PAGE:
On two consecutive Fridays this month, Aleppo was the site of major victories against the Assad regime and ISIL in Syria. In southwestern Aleppo, anti-government forces broke a month-long siege enforced by the regime. In eastern Aleppo, a coalition of Arab and Kurdish forces drove out ISIL from one of its critical strongholds, Manbij.
The two developments are a blow to the country’s worst killers, and thus should be commended. The win in southwestern Aleppo saved about 300,000 civilians from a crippling siege and a slow death, while the defeat of ISIL in Manbij will further weaken the group and deprive it a crucial planning and recruitment hub.
Notwithstanding the benefits of defeating regime forces in southern Aleppo, the liberation of Manbij is in many ways a far greater victory for Syria.
The battle for breaking the siege was framed as a victory for Al Qaeda’s newly-rebranded Jabhat Fateh Al Sham (JFS), formerly Jabhat Al Nusra. A week after the JFS-led forces stormed the Artillery Academy, one of the regime’s key bastions near the city of Aleppo, a tug-of-war erupted on social media after JFS members lashed out at attempts by some rebels to take credit for the accomplishment.
The attacks were first directed at Ahrar Al Sham's chief of foreign political affairs, Labib Al Nahhas, who seemed to take credit for the well-publicised battle in an interview with the London-based Al Hayat, and who said JFS's disengagement from Al Qaeda was insufficient. The discussions on social media, triggered by two JFS officials, was further evidence that the group wanted the battle to appear as largely its own. Worryingly for the opposition, the episode marks a new phase of hegemony that involves the elimination of rivals and co-optation of like-minded groups, as I wrote in this space last week.
More disturbing was the name the rebels chose for the battle to break the siege in Aleppo. The operation was dubbed the “Ibrahim Al Youssef battle”, after the militant who gunned down dozens of his colleagues at the Artillery Academy in June 1979, as part of a Muslim Brotherhood insurrection against the rule of Hafez Al Assad. Captain Al Youssef reportedly separated Alawites from Sunnis and killed them. During the offensive in Aleppo, a spokesman for the JFS-led forces said they would do the same to Alawites today.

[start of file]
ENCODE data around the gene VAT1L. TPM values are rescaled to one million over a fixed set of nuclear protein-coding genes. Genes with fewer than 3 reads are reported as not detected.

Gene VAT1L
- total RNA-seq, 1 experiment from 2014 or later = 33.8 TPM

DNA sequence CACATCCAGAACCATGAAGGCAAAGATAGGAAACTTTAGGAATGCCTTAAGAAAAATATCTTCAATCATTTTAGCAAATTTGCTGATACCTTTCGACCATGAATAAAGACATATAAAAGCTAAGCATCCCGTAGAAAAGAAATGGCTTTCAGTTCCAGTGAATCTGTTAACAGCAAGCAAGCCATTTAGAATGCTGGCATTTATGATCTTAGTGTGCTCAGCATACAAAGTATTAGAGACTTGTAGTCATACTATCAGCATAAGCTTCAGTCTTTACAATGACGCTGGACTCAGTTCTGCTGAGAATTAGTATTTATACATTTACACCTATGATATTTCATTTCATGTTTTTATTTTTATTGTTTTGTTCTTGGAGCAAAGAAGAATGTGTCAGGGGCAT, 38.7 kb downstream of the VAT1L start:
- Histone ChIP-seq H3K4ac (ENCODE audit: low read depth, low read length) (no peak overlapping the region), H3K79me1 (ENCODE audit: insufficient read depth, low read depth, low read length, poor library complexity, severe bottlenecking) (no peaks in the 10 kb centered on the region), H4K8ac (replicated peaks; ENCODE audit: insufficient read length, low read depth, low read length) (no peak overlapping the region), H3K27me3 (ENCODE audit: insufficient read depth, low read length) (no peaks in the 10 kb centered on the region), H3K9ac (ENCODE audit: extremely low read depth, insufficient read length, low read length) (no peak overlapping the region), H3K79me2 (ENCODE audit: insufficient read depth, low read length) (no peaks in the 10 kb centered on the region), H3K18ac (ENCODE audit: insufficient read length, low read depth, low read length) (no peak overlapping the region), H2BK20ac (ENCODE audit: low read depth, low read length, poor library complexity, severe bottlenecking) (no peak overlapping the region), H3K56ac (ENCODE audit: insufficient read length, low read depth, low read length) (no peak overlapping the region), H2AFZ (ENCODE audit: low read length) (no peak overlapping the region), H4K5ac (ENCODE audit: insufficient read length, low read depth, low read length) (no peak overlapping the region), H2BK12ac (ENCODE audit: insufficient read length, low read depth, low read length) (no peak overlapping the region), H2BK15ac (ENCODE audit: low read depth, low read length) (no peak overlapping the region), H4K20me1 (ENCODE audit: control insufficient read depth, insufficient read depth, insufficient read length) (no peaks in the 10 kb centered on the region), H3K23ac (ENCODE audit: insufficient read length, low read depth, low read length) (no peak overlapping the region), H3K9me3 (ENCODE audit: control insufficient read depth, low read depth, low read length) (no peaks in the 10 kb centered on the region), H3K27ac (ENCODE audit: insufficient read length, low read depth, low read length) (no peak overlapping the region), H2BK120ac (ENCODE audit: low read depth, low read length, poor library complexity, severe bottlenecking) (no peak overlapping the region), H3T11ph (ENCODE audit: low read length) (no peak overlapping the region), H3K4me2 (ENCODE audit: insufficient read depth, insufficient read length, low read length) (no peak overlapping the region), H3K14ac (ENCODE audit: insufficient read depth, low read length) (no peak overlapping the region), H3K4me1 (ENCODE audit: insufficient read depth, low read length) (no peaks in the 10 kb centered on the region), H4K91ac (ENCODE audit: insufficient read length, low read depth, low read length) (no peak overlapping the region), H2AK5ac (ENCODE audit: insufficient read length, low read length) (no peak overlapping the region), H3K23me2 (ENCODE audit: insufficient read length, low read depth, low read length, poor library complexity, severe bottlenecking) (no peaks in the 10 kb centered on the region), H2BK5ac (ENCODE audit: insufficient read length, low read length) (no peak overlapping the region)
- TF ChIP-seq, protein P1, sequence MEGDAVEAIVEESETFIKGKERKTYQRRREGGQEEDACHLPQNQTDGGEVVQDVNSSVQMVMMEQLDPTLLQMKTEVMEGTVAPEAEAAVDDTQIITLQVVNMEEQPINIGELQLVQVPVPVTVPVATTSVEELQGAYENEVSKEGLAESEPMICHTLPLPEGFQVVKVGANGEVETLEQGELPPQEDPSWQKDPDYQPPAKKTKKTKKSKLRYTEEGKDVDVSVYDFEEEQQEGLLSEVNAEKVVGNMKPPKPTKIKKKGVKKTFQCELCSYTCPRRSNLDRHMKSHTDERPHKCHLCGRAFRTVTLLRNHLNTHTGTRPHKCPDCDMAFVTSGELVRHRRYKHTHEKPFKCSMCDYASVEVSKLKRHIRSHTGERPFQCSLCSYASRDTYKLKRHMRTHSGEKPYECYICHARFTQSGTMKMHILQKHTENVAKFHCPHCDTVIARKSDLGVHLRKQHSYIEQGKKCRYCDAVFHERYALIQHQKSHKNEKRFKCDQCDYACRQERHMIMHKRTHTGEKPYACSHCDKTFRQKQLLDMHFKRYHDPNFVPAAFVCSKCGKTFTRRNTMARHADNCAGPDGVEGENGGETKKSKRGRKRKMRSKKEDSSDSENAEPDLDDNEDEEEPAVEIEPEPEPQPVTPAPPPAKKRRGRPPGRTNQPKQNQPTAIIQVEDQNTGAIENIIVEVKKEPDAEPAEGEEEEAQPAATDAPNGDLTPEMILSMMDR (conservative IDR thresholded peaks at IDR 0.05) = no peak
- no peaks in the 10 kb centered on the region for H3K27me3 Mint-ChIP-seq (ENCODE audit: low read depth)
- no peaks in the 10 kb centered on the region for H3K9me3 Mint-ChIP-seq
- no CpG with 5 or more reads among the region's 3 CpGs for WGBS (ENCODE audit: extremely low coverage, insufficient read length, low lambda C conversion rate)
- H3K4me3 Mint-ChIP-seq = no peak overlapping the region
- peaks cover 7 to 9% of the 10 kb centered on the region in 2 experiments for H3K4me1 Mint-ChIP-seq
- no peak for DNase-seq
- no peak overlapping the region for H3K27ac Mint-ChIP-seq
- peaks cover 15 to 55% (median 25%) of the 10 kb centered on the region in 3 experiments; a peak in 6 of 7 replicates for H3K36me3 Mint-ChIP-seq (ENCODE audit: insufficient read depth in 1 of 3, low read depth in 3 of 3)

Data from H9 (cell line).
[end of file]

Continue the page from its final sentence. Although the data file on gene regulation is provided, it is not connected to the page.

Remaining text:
None of the participant groups, which ranged from moderates to jihadists, objected to the name choice. As it turned out, a non-jihadist group was the source of the name. One of Al Youssef’s sons, Yasser, is a commander with the Zinki, a faction that took part in the operation and was until recently backed by the United States.
Yasser posted a message he said he received from Ahrar Al Sham’s political officer, Mr Al Nahhas, who is often portrayed as a moderate. In the message and separate posts, Mr Al Nahhas glorifies the militant and depicts the operation in Aleppo as revenge for Al Youssef. Referring to Al Youssef, the message posted by Yasser reads: “Today is your day, our day, the day of the father, those who fought as strangers and who were wronged by everyone. Today, we give them back the respect and regard they deserve.”
Similarly, a member of a currently US-backed group near Damascus said this about Al Youssef: “My dear sir, my commander, the mission has been completely successfully. What you started in the past is being completed today by your sons.”
This was unmistakably a new low for the Syrian rebels. Even Muslim Brotherhood officials have distanced themselves from Youssef, who was a pioneer of the Fighting Vanguard, a militant Brotherhood offshoot.
The sentiments shown towards his legacy also say a lot about the extremism of the government side, especially given the growing presence of foreign Shia militias in Aleppo, a predominantly Sunni city. But it is also clear that extremist rebel forces are seeking to drag more people into their unabashedly sectarian rhetoric, which the opposition should resist if it wants to avoid helping Bashar Al Assad in the same way the Fighting Vanguard helped his father.
In contrast, the operation in Manbij was named after someone viewed by many as a hero born of this conflict. Faisal Abu Layla fought against ISIL alongside the Kurdish People’s Protection Units (YPG). He was killed during the first week of the battle to retake Manbij, in June. In a video before his death, he is seen instructing his fighters not to intrude on civilians or engage in looting.
Complaints of summary executions were still reported during the offensive, and dozens of civilians were killed in US-led strikes in the city. Fears about the YPG’s hegemonic and undemocratic agenda persist.
But relative to previous operations, it is safe to say that the battle in Manbij has been largely successful in terms of discipline. And relative to the rebels’ gain the Friday before that, the operation is a far superior victory for all Syrians.
Hassan Hassan is a resident fellow at the Tahrir Institute for Middle East Policy and co-author of ISIS: Inside the Army of Terror
On Twitter: hxhassan